Economic Outlook: Slow Progress
While the U.S. is likely to lead global growth higher in 2016, risks such as disappointing Chinese expansion, even lower commodity prices, and geopolitical shocks persist, says Stewart Robertson, Senior Economist (UK and Europe) at Aviva Investors.
The start of 2016 was marked by a sharp increase in volatility in financial markets, as growth fears sparked weaker oil prices, wider credit spreads, and sharply lower equity prices. While economic data has generally turned for the better since the start of 2016, global growth expectations for the remainder of the year have been marked down. This reflects weaker growth in both "developed" and "emerging" market economies. While the U.S. is likely to lead global growth higher in 2016, risks such as disappointing Chinese expansion, even lower commodity prices, and geopolitical shocks persist.
Inflation outlook subdued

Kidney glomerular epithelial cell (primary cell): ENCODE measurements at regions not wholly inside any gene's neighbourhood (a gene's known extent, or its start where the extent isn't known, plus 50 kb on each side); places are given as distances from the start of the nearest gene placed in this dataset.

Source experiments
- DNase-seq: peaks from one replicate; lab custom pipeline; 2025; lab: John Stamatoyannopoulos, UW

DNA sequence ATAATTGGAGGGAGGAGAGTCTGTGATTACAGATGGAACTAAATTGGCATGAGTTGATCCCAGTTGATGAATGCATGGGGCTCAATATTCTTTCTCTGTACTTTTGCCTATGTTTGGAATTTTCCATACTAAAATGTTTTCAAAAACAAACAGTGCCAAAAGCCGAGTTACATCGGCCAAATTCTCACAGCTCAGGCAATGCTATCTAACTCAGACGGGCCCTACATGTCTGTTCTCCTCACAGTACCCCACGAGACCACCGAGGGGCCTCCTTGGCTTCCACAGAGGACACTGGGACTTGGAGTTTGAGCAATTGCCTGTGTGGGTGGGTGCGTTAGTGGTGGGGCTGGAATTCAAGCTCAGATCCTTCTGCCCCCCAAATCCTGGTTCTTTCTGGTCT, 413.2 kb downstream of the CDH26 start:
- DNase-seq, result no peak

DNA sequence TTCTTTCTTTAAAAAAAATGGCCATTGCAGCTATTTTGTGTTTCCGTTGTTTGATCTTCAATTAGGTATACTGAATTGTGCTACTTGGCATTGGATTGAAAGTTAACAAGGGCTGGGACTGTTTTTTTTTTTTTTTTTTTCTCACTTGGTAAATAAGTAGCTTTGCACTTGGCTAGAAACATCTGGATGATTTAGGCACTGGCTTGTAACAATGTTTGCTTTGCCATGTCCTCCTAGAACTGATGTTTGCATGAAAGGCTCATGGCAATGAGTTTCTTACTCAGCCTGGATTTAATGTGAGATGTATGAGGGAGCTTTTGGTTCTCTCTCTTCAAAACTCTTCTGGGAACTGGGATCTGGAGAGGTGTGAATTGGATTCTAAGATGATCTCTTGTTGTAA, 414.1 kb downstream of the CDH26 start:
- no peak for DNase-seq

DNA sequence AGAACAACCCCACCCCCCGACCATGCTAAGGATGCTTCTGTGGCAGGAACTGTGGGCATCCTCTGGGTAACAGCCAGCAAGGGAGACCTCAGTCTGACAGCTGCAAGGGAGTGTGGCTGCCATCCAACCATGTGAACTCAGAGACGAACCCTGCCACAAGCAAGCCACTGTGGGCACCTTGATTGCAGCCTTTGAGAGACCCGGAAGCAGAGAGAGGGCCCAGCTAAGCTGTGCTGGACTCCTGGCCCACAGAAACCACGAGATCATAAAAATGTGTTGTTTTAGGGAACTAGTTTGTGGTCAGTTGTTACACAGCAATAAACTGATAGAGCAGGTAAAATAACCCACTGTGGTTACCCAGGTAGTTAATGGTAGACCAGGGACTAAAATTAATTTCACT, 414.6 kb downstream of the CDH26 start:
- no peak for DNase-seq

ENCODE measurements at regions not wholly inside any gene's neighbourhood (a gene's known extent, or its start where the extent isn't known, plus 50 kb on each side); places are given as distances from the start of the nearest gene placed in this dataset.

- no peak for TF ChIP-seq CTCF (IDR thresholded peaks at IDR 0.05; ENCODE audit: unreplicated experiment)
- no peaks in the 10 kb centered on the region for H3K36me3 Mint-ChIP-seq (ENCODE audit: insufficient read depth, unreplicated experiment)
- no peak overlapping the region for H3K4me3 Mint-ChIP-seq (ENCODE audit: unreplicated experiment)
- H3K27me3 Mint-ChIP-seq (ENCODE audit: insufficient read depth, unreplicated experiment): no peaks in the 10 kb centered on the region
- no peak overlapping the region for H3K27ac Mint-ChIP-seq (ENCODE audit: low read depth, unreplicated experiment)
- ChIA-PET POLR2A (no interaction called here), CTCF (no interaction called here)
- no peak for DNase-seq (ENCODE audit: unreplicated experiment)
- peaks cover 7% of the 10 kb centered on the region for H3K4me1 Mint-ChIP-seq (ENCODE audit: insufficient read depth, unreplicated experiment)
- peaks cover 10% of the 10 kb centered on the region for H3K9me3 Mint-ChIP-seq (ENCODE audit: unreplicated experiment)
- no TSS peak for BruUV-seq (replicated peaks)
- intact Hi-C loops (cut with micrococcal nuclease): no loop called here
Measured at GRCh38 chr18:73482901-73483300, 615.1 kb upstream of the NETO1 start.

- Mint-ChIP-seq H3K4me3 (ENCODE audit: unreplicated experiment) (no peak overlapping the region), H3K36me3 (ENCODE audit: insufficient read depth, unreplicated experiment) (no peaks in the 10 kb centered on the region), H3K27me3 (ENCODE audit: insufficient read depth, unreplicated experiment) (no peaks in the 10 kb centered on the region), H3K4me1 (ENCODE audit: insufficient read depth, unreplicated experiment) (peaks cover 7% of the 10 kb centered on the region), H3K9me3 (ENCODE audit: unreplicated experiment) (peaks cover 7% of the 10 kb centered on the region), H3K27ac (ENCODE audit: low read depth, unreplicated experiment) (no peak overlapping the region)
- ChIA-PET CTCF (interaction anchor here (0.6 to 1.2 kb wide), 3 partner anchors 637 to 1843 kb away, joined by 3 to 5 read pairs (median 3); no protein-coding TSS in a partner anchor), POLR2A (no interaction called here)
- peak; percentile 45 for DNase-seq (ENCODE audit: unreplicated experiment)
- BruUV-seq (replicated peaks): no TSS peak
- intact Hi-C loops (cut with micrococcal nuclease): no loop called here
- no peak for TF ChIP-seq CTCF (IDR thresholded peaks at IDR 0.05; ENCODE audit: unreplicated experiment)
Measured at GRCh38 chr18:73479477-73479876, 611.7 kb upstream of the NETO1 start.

Global inflationary pressures remain muted, with excess capacity and the fall in energy prices weighing on both core and headline inflation. By contrast, there is relatively little slack in the U.S., and measures of core inflation, which exclude changes in food and energy prices from calculations, are close to their pre-2008 global financial crisis averages. Assuming no further decline in oil prices, headline inflation is also likely to be close to target by the end of 2016. Given this backdrop, we expect the U.S. Federal Reserve (Fed) to hike rates once or twice in 2016. Elsewhere, inflation is likely to be well below target as spare capacity is slowly eroded. Further policy stimulus from central banks in China and Japan is likely, while an extension of the European Central Bank’s (ECB) asset purchase program can’t be ruled out.
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